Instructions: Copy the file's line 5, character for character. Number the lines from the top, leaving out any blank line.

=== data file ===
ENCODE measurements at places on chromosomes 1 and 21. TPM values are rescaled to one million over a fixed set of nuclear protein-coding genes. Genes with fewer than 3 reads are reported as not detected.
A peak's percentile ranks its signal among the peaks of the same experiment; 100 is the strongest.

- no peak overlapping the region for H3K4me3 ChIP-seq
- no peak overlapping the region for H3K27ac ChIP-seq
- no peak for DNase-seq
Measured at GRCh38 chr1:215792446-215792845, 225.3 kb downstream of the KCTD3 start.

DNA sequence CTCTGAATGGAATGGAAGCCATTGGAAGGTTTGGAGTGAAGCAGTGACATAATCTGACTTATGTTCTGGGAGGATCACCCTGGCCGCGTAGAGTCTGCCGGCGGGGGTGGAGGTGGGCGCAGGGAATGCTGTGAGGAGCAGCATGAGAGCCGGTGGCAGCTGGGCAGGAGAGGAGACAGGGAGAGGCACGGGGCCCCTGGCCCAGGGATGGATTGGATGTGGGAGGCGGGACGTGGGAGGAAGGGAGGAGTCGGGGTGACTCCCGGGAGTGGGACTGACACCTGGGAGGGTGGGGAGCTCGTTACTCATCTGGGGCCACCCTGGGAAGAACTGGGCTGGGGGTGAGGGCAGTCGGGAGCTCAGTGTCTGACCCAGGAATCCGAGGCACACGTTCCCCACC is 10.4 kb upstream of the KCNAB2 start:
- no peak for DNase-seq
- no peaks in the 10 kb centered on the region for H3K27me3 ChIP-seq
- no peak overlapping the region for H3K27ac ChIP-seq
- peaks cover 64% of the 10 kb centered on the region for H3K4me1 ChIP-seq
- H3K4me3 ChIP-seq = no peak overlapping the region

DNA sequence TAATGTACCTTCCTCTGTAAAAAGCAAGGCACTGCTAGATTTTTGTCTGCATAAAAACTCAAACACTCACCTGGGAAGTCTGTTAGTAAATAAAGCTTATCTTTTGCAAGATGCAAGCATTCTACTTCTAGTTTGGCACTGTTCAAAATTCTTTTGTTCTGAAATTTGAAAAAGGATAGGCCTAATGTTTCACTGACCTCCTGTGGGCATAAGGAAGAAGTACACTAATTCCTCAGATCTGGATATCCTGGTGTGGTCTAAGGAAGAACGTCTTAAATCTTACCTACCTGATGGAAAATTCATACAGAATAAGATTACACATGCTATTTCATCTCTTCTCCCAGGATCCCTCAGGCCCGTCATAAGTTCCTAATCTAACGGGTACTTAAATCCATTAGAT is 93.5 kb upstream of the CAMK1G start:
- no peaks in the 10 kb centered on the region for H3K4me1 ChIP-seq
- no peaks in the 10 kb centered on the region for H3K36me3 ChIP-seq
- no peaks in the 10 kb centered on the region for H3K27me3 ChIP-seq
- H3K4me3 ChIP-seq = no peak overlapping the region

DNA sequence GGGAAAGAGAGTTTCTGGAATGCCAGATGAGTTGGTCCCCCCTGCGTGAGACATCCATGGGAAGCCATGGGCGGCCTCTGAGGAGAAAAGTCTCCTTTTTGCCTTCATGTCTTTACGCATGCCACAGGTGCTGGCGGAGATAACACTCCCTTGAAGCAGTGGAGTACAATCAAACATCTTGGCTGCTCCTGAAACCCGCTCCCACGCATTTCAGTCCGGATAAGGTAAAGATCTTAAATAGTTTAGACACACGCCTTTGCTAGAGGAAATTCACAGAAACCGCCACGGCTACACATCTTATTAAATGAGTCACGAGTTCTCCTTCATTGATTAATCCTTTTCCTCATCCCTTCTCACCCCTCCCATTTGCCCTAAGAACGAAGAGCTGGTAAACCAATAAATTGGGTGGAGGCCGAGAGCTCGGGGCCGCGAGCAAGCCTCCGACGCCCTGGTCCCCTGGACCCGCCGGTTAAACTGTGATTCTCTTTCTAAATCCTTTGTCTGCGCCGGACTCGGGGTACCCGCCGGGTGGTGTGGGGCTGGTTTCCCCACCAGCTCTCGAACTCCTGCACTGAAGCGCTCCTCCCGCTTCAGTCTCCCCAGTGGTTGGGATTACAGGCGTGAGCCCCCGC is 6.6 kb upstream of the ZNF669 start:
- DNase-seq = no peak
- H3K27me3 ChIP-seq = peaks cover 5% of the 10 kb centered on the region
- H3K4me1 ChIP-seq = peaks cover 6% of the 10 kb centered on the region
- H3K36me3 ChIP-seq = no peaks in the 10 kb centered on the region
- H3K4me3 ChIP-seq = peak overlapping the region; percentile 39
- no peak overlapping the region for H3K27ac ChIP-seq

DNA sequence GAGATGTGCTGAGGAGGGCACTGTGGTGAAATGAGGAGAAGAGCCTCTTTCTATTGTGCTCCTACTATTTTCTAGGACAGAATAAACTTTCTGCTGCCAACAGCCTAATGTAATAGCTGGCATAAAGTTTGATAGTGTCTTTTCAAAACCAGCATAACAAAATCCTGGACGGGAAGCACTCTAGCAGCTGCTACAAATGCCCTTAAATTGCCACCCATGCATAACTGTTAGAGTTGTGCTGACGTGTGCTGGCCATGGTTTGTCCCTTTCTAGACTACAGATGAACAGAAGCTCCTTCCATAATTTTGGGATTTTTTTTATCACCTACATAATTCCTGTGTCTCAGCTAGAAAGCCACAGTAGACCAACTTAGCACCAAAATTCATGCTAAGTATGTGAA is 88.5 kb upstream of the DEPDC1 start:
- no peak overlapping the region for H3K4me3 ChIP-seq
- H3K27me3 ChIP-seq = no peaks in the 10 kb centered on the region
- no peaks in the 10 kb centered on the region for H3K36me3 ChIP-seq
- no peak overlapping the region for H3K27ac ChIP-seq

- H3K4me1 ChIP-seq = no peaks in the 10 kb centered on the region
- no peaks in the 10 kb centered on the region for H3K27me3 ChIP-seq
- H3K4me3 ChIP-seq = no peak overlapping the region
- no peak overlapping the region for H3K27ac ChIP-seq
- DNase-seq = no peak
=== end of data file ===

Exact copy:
- no peak for DNase-seq